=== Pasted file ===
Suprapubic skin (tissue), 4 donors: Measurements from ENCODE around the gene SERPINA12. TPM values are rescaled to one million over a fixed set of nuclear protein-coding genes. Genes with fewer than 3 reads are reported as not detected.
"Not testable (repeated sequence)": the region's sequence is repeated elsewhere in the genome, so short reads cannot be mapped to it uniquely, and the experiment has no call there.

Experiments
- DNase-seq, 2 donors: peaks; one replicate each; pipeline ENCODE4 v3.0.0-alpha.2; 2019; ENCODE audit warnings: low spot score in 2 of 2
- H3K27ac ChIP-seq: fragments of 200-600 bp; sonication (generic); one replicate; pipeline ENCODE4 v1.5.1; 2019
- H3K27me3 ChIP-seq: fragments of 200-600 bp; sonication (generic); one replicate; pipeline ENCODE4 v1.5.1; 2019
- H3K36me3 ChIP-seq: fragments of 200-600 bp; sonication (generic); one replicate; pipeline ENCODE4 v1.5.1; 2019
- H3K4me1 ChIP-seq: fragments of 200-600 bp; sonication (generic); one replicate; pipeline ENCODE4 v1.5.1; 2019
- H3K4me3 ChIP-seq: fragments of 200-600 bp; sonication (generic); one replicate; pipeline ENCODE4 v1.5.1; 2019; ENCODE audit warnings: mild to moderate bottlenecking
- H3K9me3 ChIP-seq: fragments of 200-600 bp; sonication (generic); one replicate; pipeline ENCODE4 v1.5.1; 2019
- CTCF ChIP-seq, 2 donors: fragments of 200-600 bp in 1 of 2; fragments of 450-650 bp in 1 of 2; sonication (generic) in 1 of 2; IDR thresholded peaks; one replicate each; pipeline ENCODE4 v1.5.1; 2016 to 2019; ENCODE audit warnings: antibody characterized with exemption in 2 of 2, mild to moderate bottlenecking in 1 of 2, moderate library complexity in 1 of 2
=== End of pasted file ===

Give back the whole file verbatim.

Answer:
Suprapubic skin (tissue), 4 donors: Measurements from ENCODE around the gene SERPINA12. TPM values are rescaled to one million over a fixed set of nuclear protein-coding genes. Genes with fewer than 3 reads are reported as not detected.
"Not testable (repeated sequence)": the region's sequence is repeated elsewhere in the genome, so short reads cannot be mapped to it uniquely, and the experiment has no call there.

Experiments
- DNase-seq, 2 donors: peaks; one replicate each; pipeline ENCODE4 v3.0.0-alpha.2; 2019; ENCODE audit warnings: low spot score in 2 of 2
- H3K27ac ChIP-seq: fragments of 200-600 bp; sonication (generic); one replicate; pipeline ENCODE4 v1.5.1; 2019
- H3K27me3 ChIP-seq: fragments of 200-600 bp; sonication (generic); one replicate; pipeline ENCODE4 v1.5.1; 2019
- H3K36me3 ChIP-seq: fragments of 200-600 bp; sonication (generic); one replicate; pipeline ENCODE4 v1.5.1; 2019
- H3K4me1 ChIP-seq: fragments of 200-600 bp; sonication (generic); one replicate; pipeline ENCODE4 v1.5.1; 2019
- H3K4me3 ChIP-seq: fragments of 200-600 bp; sonication (generic); one replicate; pipeline ENCODE4 v1.5.1; 2019; ENCODE audit warnings: mild to moderate bottlenecking
- H3K9me3 ChIP-seq: fragments of 200-600 bp; sonication (generic); one replicate; pipeline ENCODE4 v1.5.1; 2019
- CTCF ChIP-seq, 2 donors: fragments of 200-600 bp in 1 of 2; fragments of 450-650 bp in 1 of 2; sonication (generic) in 1 of 2; IDR thresholded peaks; one replicate each; pipeline ENCODE4 v1.5.1; 2016 to 2019; ENCODE audit warnings: antibody characterized with exemption in 2 of 2, mild to moderate bottlenecking in 1 of 2, moderate library complexity in 1 of 2